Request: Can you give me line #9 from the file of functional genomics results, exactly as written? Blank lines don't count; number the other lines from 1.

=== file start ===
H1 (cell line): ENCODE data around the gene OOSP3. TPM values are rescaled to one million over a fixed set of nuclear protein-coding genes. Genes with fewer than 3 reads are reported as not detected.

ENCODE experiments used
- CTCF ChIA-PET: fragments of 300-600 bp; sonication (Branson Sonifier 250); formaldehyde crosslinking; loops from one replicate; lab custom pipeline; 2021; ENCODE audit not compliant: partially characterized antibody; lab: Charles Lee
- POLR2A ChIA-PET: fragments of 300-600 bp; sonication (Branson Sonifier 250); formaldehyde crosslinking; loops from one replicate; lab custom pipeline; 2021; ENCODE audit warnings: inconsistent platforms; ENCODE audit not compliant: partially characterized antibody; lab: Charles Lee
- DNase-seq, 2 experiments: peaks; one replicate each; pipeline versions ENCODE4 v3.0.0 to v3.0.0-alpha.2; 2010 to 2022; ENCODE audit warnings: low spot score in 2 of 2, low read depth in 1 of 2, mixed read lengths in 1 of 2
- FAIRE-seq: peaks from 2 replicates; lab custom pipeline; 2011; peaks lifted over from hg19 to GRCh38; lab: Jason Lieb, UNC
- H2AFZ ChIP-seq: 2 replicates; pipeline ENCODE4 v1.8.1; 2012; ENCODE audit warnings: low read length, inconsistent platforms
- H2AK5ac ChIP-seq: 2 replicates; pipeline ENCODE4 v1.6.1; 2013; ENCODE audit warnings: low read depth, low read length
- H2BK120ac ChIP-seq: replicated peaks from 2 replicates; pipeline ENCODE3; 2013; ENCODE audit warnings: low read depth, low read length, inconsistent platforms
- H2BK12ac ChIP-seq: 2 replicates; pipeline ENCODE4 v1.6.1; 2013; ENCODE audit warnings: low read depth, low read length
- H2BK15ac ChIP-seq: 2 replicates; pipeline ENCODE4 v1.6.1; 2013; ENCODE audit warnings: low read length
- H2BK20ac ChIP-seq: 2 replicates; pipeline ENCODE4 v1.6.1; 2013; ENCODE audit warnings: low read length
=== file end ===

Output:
- H2BK120ac ChIP-seq: replicated peaks from 2 replicates; pipeline ENCODE3; 2013; ENCODE audit warnings: low read depth, low read length, inconsistent platforms